The Graduation

The old lady comes to you and says, good job, and are you going to give the gang back to her now? You think about it and think maybe not. You’re enjoying yourself for the first time in years and the feeling of power is intoxicating. So you tell her that and she looks at you with those little eyes like raisins and says maybe that’s smart and maybe that isn’t but in either case you should watch yourself from now on. You think why wait? and throw a comb on the street in front of her that grows into a thicket of telephone poles. She sends out a big wind, almost a hurricane, and knocks them all down. You maroon her in a pothole big enough to drown in and she skates across it like winter. You sink her in the earth; she bursts out of storm drains, sewer grates, fire hydrants. You show her her soul in a mirror and she breaks the glass, crunch, crunch, crunch into sand between her teeth. She lifts you miles up into the air and drops you; the angel Aiwass is there to catch you. She wipes you in fire; you swallow it and send it crackling back at her. It goes on for hours, maybe days, and in the end you’re both limp and spent, empty of everything.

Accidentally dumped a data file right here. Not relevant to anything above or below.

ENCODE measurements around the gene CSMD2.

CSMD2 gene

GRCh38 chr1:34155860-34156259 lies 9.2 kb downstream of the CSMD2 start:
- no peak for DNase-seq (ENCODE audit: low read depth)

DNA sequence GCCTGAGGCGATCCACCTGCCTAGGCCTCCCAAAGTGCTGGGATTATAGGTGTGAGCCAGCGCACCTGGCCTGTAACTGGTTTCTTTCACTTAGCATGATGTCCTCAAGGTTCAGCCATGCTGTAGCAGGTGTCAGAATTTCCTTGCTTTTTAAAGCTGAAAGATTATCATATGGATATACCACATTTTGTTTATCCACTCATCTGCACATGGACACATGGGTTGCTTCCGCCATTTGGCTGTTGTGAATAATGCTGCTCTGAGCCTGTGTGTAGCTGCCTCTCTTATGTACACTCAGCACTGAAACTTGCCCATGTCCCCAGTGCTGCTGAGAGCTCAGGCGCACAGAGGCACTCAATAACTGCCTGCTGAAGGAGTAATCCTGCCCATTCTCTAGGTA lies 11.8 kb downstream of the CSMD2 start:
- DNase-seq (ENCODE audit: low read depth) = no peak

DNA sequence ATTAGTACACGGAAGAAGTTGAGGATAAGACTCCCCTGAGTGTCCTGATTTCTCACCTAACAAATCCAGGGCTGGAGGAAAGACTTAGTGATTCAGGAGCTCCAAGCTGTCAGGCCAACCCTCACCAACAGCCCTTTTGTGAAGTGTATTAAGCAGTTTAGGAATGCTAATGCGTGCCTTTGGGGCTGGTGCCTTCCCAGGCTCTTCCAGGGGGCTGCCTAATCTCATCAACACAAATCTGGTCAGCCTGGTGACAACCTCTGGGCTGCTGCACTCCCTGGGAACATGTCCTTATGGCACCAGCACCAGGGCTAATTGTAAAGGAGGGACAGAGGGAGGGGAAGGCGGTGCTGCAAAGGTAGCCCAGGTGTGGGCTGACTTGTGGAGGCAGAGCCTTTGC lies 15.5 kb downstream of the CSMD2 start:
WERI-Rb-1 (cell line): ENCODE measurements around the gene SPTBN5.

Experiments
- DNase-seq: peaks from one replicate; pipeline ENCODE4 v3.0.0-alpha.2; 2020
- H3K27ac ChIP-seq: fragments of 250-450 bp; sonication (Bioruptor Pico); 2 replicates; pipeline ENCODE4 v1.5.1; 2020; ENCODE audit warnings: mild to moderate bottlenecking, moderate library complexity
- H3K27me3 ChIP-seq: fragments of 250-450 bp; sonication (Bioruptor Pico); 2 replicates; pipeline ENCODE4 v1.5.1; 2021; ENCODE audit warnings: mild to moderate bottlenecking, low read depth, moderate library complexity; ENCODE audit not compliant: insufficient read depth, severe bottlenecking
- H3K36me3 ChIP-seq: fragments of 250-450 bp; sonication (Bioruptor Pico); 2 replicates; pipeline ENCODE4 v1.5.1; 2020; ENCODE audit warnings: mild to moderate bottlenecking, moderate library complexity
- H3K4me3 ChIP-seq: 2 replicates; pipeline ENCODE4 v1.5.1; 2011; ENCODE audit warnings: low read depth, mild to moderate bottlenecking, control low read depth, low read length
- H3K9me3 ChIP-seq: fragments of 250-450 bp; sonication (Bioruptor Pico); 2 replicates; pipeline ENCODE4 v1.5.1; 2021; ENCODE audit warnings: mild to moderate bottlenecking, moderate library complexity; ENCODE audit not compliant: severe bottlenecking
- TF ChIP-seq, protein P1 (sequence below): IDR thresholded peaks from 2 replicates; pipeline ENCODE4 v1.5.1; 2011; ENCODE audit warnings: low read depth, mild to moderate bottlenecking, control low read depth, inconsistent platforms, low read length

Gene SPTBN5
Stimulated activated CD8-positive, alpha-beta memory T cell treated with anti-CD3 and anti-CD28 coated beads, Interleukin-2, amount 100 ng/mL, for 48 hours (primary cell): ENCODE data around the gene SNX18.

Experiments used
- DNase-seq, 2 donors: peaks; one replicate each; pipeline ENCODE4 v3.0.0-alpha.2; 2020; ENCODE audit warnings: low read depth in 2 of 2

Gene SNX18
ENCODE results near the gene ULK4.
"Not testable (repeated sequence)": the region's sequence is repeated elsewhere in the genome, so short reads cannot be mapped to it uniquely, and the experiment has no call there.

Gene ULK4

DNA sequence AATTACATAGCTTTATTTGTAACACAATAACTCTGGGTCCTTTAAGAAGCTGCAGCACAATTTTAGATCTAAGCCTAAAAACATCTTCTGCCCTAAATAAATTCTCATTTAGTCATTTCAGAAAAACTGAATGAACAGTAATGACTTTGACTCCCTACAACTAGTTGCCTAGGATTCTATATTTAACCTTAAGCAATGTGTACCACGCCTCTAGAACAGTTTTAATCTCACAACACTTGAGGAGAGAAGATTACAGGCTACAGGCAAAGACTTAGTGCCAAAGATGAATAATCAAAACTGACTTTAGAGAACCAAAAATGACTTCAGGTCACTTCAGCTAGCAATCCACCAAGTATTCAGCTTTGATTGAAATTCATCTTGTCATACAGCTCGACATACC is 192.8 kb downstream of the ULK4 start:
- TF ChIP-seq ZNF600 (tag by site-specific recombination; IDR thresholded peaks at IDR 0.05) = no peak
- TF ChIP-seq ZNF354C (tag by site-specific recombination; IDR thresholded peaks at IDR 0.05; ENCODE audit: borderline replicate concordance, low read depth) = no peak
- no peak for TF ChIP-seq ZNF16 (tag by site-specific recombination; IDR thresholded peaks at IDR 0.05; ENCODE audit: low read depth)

Good, she says, good. Your apprenticeship is done. She stamps her foot and a door opens up in the pavement and she’s gone.